Integer is a Turing-complete integer-rewriting language. In this article the term number means non-negative integer.
Source code consists of a single number (non-negative integer). Input is also a single number. We create the main integer based on the source code and the input string, then we rewrite the main integer until the program halts, and finally we extract the output (which is also a single number).
First, we define the following helper functions to better explain how rewriting rules work.
Before the program starts, we need to initialize the main number. The main number is the number that we rewrite during the program execution. The main number is denoted by .
Let be the source code and let be the input. We define to be the smallest number such that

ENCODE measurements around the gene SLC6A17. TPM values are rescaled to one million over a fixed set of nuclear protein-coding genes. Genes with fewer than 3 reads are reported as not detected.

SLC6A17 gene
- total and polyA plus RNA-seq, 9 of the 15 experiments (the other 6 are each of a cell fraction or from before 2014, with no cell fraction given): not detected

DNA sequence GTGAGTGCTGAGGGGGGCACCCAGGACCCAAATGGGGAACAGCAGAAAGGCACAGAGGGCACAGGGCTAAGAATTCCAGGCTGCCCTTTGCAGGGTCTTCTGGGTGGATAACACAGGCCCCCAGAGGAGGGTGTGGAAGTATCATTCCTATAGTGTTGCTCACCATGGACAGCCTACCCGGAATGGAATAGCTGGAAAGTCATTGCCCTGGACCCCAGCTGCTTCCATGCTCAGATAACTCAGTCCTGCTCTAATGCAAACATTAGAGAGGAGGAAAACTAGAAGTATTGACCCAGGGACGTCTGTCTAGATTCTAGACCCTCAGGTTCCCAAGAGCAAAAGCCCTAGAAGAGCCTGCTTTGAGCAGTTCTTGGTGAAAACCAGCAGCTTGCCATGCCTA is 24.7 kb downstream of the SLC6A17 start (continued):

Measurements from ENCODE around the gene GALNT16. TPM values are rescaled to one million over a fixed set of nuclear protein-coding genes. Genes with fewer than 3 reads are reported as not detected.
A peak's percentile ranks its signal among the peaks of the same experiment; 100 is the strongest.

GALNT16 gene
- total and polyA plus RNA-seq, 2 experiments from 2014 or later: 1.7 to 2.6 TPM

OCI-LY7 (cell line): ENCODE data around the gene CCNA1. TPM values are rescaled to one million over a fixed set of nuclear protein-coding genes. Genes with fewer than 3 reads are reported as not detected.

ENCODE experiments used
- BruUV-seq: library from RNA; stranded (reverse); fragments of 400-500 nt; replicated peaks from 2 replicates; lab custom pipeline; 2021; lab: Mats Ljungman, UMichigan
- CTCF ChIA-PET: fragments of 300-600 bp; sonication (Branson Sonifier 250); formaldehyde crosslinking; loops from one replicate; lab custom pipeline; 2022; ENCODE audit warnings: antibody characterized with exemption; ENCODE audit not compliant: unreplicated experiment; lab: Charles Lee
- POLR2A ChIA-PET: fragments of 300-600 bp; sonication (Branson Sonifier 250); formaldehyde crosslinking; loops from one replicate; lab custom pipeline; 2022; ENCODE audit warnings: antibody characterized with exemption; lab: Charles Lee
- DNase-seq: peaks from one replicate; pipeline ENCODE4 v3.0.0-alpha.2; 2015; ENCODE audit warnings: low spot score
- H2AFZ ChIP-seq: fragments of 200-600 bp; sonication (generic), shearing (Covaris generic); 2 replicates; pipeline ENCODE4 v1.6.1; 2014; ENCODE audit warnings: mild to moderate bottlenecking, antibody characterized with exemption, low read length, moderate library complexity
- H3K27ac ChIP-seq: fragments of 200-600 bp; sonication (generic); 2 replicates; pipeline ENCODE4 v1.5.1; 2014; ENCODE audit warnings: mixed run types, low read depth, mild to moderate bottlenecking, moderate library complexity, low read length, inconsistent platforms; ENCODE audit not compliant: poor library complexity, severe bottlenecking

The main number is initialized to:
In each iteration, perform these steps until the program halts.
First, define the following numbers for this iteration:
If , then halt the program. Otherwise, define the following additional numbers for this iteration:
Finally, define for the next iteration:
When the program halts, the output is equal to:
Some examples have line breaks that are added for readability. Remove all whitespace characters before running on the interpreter.
Output constant 0
Decrement the input by 1
Zero stays zero.
Increment the input by 1
Divide the input by 2
Multiply the input by 2
Calculate the number of binary ones in the base-2 representation of the input
The shortest known program is approximately . It is too large to be pasted here.